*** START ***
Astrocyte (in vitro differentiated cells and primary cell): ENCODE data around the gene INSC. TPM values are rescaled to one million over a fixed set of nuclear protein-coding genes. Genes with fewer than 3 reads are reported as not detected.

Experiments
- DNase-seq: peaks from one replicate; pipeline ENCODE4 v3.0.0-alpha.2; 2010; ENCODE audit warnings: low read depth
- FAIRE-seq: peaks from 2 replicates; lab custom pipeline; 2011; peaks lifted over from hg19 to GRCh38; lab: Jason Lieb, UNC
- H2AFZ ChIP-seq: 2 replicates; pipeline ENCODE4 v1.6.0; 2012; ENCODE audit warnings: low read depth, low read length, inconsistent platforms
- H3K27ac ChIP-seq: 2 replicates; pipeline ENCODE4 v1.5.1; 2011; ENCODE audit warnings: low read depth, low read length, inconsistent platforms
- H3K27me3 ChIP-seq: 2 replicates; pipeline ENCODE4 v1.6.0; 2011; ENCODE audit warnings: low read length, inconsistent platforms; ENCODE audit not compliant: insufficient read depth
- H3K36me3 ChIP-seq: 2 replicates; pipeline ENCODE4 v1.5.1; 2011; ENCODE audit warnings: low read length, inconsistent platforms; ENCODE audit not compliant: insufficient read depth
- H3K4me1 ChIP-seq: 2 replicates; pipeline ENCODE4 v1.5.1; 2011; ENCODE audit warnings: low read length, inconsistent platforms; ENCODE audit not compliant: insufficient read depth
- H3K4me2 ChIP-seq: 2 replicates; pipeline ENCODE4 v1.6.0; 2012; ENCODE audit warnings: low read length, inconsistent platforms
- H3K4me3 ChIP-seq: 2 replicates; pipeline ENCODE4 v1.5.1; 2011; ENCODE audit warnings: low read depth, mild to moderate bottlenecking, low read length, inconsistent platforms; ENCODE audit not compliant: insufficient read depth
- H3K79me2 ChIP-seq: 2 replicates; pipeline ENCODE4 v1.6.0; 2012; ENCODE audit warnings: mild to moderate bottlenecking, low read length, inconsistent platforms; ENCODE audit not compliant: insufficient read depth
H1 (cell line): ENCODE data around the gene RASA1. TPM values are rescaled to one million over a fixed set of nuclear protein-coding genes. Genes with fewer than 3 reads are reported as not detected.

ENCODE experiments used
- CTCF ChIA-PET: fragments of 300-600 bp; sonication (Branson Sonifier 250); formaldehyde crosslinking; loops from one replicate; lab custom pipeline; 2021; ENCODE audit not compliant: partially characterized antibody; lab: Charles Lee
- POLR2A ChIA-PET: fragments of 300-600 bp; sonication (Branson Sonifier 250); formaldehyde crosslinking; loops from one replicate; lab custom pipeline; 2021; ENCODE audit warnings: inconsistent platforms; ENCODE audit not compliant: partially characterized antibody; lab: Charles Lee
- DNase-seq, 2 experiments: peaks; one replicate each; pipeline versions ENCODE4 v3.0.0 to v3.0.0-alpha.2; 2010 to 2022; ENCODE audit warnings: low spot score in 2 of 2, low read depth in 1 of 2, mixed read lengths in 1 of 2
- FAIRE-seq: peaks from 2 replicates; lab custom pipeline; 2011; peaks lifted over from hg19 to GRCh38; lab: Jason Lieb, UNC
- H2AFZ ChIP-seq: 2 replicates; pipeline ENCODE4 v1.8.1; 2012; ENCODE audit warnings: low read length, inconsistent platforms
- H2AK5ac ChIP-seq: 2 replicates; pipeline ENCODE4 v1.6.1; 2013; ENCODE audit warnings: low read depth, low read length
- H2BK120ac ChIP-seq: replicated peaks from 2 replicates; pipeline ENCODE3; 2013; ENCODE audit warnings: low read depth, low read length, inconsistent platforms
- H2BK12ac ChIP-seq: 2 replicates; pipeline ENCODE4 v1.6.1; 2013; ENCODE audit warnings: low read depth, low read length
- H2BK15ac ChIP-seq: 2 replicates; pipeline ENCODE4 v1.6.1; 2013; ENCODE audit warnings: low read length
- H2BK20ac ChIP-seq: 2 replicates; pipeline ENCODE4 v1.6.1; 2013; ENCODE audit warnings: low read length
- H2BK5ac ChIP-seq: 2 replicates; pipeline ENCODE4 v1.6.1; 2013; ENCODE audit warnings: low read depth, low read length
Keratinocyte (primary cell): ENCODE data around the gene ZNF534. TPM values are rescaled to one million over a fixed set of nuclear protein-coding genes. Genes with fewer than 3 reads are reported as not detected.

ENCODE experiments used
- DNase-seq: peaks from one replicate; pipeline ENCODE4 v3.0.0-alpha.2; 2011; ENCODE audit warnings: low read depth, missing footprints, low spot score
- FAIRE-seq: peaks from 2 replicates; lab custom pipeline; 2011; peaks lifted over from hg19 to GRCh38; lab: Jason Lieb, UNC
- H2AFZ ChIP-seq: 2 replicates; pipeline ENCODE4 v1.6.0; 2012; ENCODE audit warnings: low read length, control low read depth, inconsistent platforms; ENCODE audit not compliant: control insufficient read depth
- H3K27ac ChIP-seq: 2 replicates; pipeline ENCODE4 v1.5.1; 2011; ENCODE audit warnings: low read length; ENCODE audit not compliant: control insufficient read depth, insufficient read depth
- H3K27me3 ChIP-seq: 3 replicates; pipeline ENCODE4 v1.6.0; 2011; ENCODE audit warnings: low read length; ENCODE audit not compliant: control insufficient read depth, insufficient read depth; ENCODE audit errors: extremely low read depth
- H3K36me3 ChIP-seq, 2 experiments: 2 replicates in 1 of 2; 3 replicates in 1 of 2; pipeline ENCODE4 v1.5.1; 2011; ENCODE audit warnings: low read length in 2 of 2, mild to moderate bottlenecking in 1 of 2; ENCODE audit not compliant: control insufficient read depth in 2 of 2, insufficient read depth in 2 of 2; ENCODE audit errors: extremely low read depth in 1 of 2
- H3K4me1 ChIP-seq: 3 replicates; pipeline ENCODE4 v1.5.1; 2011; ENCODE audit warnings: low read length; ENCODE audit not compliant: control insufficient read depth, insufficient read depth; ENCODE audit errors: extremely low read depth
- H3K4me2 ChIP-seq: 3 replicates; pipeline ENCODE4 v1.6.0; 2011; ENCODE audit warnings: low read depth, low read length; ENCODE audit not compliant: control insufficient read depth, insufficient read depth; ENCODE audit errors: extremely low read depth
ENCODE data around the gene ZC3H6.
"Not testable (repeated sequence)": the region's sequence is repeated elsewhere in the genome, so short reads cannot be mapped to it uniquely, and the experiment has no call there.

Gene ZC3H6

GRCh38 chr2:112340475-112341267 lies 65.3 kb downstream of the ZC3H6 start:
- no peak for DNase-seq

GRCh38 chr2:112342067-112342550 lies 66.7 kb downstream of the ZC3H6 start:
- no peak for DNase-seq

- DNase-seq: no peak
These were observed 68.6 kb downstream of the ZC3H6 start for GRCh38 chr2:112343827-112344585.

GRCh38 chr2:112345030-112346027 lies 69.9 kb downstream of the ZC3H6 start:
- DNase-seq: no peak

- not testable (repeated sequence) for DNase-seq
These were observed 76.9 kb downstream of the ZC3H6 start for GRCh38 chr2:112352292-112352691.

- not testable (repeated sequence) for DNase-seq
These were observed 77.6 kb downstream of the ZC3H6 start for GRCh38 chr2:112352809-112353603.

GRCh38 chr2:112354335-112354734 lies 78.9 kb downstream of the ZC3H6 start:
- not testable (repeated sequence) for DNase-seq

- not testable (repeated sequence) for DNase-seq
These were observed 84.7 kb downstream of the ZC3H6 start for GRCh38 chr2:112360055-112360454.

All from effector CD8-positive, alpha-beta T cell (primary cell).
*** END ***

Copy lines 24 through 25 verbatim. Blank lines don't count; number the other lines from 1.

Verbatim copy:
- H2BK20ac ChIP-seq: 2 replicates; pipeline ENCODE4 v1.6.1; 2013; ENCODE audit warnings: low read length
- H2BK5ac ChIP-seq: 2 replicates; pipeline ENCODE4 v1.6.1; 2013; ENCODE audit warnings: low read depth, low read length